Radio technology is still available to the post-Rash culture, as the pretty much only modern/electronic kind of Information Technology, but its use is a lot more limited due to a number of reasons. Nonetheless, the Cat-Tank has a builtin radio station to establish communication back to the Known World - in partuclar, the HQ in Mora.
While the post-Rash humans have taken production and (battery) storage of electric energy to levels that are beyond the reach of our current technology, only the simplest devices - like the street lights in Mora - are affordable enough for common use. Electric vehicles are effectively restricted to military use, and devices that we'd call "electronic" - including radios, but also the control screens seen in the Mora HQ or at the Öresundsbro base - are said to be prohibitively expensive. This is likely due to the fact that actual electronic parts, from transistors to ICs, were mass produced pre-Rash in highly specialized plants, few of which were located in the Nordic countries.
While the massive enclosure and switch levers of the radio installed in the Cat-Tank agree with a design that fell back to the use of vacuum tubes, we have seen a walkie-talkie on a guard in Björköfjärden whose portability suggests that it was built with scavenged pre-Rash electronics.
In terms of modulation and other technical details, the limited availability of parts to build radios from should provide a lot of pressure to fall back to simpler, older variants like AM or FM. It is, however, noteworthy that no morse key has appeared so far.
Use Cases Edit
Short-Distance Communication Edit
As expensive as that walkie-takie must be, it is unclear why the Björköfjärden guard would need such equipment in the first place; Björköfjärden is a small, crowded, fortified place where shouting out an alarm is likely to be heard anyway, and connecting places of interest with speaking tubes seems possible. We would have to conclude that these devices continue to offer a particularly low-maintenance, hassle-free means of communication.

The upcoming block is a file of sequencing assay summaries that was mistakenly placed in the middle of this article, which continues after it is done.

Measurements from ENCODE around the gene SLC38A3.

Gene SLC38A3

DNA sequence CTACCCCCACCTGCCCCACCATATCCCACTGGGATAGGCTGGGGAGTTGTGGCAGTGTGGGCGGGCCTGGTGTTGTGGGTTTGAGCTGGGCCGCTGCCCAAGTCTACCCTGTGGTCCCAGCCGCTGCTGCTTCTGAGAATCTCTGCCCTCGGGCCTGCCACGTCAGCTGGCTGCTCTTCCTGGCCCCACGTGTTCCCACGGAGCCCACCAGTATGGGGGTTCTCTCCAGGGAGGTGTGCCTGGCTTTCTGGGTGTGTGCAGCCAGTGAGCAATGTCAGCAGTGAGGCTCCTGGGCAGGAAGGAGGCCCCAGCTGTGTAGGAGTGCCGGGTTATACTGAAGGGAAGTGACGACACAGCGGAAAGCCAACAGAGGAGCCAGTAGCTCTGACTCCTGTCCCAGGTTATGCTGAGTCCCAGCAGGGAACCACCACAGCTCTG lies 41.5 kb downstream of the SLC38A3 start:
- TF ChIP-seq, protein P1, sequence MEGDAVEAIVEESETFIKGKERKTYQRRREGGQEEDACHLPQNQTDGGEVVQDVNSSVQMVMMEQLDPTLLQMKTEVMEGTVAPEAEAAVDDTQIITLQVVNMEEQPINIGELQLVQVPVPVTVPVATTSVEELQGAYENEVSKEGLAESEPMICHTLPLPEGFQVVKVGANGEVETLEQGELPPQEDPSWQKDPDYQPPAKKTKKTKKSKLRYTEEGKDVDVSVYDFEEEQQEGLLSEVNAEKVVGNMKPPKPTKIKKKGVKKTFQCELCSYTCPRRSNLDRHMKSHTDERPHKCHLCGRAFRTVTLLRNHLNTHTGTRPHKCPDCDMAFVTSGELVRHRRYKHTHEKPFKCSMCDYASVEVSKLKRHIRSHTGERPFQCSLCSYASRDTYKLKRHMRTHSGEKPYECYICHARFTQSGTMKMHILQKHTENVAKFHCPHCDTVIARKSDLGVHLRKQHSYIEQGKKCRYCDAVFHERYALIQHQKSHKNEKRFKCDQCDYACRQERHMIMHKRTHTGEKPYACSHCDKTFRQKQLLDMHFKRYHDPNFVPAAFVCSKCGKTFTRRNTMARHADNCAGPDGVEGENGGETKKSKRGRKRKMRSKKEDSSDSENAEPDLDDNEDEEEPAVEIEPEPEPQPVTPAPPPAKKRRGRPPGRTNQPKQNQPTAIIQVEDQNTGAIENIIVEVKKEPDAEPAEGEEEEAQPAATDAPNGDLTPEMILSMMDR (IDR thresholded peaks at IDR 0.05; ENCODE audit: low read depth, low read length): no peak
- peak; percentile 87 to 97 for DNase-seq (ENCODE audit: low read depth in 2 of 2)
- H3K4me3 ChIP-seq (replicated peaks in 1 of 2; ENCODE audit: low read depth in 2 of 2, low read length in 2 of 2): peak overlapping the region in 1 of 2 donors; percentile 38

Emil mentions on that "a public radio system" is in existence. Considering the absence of working radio communication over longer distances, it seems likely that he's referring to a short-distance system, probably covering only Mora.
Medium-Distance Communication Edit
The abovementioned use of radio equipment stands in sharp contrast to the properties that radios (possibly intercoms as well) have exhibited on the Dalahästen and the Cat-Tank. It seems that when radios are brought near monsters, they start to pick up interference generated by them, effectively making the intended communication impossible.
(And on , the cat-tank is shown to have an antenna with a single vertical aerial of about 1 m length. Assuming that it's the standard λ/4 variant, that'ld put the frequency used at roughly 75 MHz, a band used for various air traffic purposes in year 0.)
At the occasion of the first radio contact between HQ and the expedition, it is demonstrated that the most basic form of remote control is in use as well, in that Trond can remotely activate a buzzer in the cat-tank to request that someone picks up the call. It is not known yet how that mechanism's sensitivity to "black speech" interference compares to that of speech transmission.
Long-Distance Communication Edit
Given a proper choice of frequency, radios were a suitable means for literally world-wide communication in pre-Rash times, and an obvious choice for establishing communication links between the post-Rash settlements without the need to send couriers through the Silent World. However, all such long-distance communication that was shown seemed to involve written letters in envelopes, if not personal visits.
There also is no hint so far that the post-Rash Nordics ever used radio broadcasts to try and establish communication with potential other surviving communities.
No reason why the use of long-distance radio communication should be avoided has been given, but if monsters were not only able to send interference but also to sense an active radio transmitter, it would be an obvious disadvantage of such uses.
Other Uses Edit
There is no indication that radio technology is used for any purposes besides communication - e.g., for full-fledged remote control or radar detection.